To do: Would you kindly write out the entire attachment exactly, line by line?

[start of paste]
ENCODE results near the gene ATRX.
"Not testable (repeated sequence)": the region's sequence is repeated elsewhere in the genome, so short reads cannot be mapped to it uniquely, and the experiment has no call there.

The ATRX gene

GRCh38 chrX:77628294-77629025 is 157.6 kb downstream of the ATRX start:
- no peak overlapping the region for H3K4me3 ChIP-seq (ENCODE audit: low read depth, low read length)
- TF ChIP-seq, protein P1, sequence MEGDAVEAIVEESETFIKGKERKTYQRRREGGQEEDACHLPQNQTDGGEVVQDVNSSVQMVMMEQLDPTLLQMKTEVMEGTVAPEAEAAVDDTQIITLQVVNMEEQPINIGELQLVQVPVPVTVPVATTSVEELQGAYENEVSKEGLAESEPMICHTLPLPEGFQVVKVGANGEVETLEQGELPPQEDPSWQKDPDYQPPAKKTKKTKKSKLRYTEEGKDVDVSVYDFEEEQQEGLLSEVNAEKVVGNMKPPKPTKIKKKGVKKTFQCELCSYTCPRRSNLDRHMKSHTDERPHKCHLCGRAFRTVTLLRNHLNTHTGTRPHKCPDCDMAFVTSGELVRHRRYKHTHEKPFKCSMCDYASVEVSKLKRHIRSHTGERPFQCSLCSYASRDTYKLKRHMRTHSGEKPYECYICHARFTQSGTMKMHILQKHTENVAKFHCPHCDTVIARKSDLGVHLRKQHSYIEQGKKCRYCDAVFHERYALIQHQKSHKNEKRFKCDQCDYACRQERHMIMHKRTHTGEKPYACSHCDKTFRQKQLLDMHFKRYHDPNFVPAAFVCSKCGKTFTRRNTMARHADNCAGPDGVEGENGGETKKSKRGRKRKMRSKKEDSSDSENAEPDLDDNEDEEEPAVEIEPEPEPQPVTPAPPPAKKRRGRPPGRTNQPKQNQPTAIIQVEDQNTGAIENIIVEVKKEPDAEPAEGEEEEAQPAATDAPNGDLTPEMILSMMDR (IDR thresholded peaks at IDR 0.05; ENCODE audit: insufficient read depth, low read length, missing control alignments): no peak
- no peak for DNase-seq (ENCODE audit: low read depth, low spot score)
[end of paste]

ENCODE results near the gene ATRX.
"Not testable (repeated sequence)": the region's sequence is repeated elsewhere in the genome, so short reads cannot be mapped to it uniquely, and the experiment has no call there.

The ATRX gene

GRCh38 chrX:77628294-77629025 is 157.6 kb downstream of the ATRX start:
- no peak overlapping the region for H3K4me3 ChIP-seq (ENCODE audit: low read depth, low read length)
- TF ChIP-seq, protein P1, sequence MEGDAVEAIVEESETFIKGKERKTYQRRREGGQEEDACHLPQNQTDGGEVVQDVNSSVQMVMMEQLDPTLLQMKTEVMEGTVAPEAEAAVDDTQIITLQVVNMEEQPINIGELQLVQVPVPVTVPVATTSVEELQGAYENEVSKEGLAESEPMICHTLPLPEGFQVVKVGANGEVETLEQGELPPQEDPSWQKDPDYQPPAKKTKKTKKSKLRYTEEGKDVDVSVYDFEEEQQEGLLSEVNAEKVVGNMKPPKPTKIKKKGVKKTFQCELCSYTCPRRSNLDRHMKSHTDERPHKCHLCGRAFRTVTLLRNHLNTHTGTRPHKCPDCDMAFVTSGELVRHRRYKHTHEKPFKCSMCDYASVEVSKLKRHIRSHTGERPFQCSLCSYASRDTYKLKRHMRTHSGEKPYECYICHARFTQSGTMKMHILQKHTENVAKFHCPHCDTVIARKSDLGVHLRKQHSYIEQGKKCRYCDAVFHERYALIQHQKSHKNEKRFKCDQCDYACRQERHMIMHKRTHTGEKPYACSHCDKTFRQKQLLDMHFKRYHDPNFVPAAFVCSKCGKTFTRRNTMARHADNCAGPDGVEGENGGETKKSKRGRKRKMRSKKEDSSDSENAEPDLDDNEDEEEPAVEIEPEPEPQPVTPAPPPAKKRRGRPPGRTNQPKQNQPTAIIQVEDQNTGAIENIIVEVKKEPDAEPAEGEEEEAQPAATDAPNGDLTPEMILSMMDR (IDR thresholded peaks at IDR 0.05; ENCODE audit: insufficient read depth, low read length, missing control alignments): no peak
- no peak for DNase-seq (ENCODE audit: low read depth, low spot score)